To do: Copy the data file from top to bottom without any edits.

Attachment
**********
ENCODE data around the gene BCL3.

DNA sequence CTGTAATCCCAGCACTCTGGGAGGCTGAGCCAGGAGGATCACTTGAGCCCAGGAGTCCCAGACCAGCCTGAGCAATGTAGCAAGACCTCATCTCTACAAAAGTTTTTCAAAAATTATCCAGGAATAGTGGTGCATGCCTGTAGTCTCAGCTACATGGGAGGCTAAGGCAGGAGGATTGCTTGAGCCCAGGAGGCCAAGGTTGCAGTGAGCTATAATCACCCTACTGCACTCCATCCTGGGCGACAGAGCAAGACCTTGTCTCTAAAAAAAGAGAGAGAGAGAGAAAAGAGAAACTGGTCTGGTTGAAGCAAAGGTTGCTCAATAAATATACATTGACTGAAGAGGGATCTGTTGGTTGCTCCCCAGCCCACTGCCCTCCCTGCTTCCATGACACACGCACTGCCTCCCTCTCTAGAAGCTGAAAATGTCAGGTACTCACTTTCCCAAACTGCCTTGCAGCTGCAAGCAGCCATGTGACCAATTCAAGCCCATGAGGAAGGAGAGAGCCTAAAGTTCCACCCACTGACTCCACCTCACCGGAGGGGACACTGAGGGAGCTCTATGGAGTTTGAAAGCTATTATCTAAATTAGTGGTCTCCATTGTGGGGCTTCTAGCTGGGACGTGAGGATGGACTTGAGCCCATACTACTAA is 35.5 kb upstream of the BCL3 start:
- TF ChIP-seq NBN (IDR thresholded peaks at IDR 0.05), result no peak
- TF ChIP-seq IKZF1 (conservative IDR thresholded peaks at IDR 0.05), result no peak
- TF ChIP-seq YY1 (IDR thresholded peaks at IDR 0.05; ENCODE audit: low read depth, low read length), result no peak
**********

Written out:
ENCODE data around the gene BCL3.

DNA sequence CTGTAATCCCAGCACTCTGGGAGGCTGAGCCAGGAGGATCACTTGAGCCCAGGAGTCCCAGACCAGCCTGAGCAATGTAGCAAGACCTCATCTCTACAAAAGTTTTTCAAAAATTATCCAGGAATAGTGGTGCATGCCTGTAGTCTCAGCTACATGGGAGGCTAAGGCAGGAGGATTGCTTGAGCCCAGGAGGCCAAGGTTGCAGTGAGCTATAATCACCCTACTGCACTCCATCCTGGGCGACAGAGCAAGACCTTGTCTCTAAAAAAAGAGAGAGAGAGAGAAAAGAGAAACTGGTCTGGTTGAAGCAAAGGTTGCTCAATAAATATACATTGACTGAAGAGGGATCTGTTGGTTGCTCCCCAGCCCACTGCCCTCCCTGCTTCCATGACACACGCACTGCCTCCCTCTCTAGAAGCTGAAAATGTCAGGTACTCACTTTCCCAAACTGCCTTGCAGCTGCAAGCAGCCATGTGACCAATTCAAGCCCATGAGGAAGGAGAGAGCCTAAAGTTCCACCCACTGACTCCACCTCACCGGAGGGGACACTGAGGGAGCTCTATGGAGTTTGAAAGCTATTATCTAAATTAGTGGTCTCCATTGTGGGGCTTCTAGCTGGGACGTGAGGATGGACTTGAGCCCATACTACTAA is 35.5 kb upstream of the BCL3 start:
- TF ChIP-seq NBN (IDR thresholded peaks at IDR 0.05), result no peak
- TF ChIP-seq IKZF1 (conservative IDR thresholded peaks at IDR 0.05), result no peak
- TF ChIP-seq YY1 (IDR thresholded peaks at IDR 0.05; ENCODE audit: low read depth, low read length), result no peak